Klamath Falls, Ore. – Monday marks the final day of passenger air service to Klamath Falls through PenAir.
After less than one year of service to Klamath Falls, PenAir is flying away.
Crater Lake / Klamath Regional Airport Director John Barsalou got the news Friday. “I was obviously disappointed, disheartened – I just couldn’t believe it.”
Airport Business Director Linda Tepper revealed the reason behind the termination. “We did get notice that PenAir has filed for bankruptcy as of August 6th.”
The shutdown will force layoffs for about 16 PenAir and T.S.A. employees.
“My understanding is the equipment will remain until we can sort out what other options we have.” Notes Barsalou. “I don’t know how long that will be.”
It’s likely the ‘ripple effect’ could jeopardize other jobs in the region as well.
The airport and city will be exploring all options for regaining service.
“It’s difficult.” Says Tepper. “There aren’t a lot of options out there, but we will certainly be looking at everything that is possible.”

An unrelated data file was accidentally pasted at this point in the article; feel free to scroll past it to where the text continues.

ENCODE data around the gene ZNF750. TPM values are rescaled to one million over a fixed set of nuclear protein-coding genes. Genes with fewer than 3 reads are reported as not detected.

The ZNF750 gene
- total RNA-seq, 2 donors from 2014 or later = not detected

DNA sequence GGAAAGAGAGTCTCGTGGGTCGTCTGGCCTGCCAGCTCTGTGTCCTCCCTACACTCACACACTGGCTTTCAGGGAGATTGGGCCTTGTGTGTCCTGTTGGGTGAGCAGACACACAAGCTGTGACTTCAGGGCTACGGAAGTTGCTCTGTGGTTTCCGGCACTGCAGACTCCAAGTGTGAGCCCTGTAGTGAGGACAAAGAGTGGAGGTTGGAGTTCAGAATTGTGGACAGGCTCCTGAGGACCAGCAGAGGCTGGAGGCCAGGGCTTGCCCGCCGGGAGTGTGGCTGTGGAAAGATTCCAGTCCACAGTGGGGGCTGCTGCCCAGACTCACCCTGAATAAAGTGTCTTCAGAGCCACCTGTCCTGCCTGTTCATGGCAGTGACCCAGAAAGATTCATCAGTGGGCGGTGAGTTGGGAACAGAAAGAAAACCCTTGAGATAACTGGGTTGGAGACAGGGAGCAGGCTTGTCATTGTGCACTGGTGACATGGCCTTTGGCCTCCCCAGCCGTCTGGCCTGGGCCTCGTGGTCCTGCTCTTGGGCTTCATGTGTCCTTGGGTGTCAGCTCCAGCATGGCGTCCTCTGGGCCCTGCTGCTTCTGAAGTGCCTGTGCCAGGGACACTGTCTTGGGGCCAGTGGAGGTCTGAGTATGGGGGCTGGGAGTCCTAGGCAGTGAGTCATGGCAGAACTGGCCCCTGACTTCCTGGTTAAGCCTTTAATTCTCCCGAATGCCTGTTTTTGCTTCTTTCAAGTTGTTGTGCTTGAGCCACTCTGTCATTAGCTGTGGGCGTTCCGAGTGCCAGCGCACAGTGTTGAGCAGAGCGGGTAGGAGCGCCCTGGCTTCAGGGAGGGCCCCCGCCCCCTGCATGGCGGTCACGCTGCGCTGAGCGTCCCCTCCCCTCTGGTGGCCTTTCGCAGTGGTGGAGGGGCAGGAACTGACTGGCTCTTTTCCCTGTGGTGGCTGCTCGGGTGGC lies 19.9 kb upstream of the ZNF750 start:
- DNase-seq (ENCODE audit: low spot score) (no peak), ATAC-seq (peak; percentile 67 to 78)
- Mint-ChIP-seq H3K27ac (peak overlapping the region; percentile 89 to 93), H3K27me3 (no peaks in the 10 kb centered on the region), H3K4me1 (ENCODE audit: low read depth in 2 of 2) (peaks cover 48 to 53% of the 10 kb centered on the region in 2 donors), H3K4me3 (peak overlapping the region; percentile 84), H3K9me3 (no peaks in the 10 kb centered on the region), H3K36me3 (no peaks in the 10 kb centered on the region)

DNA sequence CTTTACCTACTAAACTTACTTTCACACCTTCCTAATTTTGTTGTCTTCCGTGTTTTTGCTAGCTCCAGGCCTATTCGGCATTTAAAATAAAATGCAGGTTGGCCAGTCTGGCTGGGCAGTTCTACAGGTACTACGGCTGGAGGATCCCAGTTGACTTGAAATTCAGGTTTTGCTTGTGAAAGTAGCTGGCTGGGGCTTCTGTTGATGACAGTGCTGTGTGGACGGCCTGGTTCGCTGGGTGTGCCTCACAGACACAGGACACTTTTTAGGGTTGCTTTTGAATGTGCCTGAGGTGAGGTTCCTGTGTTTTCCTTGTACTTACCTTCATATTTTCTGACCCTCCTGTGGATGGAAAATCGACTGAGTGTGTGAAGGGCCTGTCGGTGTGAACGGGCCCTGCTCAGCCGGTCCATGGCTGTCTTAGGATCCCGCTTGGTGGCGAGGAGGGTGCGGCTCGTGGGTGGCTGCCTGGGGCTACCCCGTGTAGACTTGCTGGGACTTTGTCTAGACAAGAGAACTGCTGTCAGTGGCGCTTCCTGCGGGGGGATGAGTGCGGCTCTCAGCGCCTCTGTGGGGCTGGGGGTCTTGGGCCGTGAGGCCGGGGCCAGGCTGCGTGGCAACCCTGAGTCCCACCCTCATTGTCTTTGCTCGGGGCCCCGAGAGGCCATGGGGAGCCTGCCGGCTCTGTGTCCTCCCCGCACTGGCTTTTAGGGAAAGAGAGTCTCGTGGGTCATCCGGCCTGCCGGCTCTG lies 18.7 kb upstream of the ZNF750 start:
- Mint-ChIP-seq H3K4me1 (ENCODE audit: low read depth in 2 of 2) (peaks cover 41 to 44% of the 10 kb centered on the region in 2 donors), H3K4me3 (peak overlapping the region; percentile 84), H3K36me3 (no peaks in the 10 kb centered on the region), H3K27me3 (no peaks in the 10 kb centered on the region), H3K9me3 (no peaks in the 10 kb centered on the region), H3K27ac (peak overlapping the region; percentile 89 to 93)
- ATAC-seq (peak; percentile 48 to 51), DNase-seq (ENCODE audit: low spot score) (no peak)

Tepper adds the shutdown causes extra problems for those who have already purchased tickets. “The best advice I can give you is to go back to the agency that you purchased the ticket from.”
But for now, customers won’t be flying out of the Crater Lake / Klamath Regional Airport.
PenAir will be terminating all flights out of Portland and Denver, with the exception of flights between Portland and Crescent City, California.
That flight is subsidized by the federal government.
KOTI-TV NBC2 reporter Lyle Ahrens moved from Nebraska to Klamath Falls in the late 1970’s. He instantly fell in love with the mountains, the trees and the rivers, and never once regretted the move.Lyle’s job history is quite colorful.
He’s managed a pizza parlor; he’s been a bartender, and a “kiwifruit grader” at an organic orchard in New Zealand. A Klamath Falls radio station hired Lyle in the mid 90’s as a news writer and commercial producer. In 2004, Lyle joined the KOTI/KOBI news operation.Lyle notes with pride that he has a big responsibility presenting the Klamath Basin to a wide and varied audience.
“The on-going water crisis has underscored the fact that the people and the issues in the Klamath Basin are every bit as diverse as the terrain. Winning and keeping the trust of the viewers, as well as the newsmakers, is something I strive for with each story”.
When he’s not busy reporting the news, Lyle enjoys astronomy, playing guitar, fixing old radios and listening to anything by Sheryl Crow.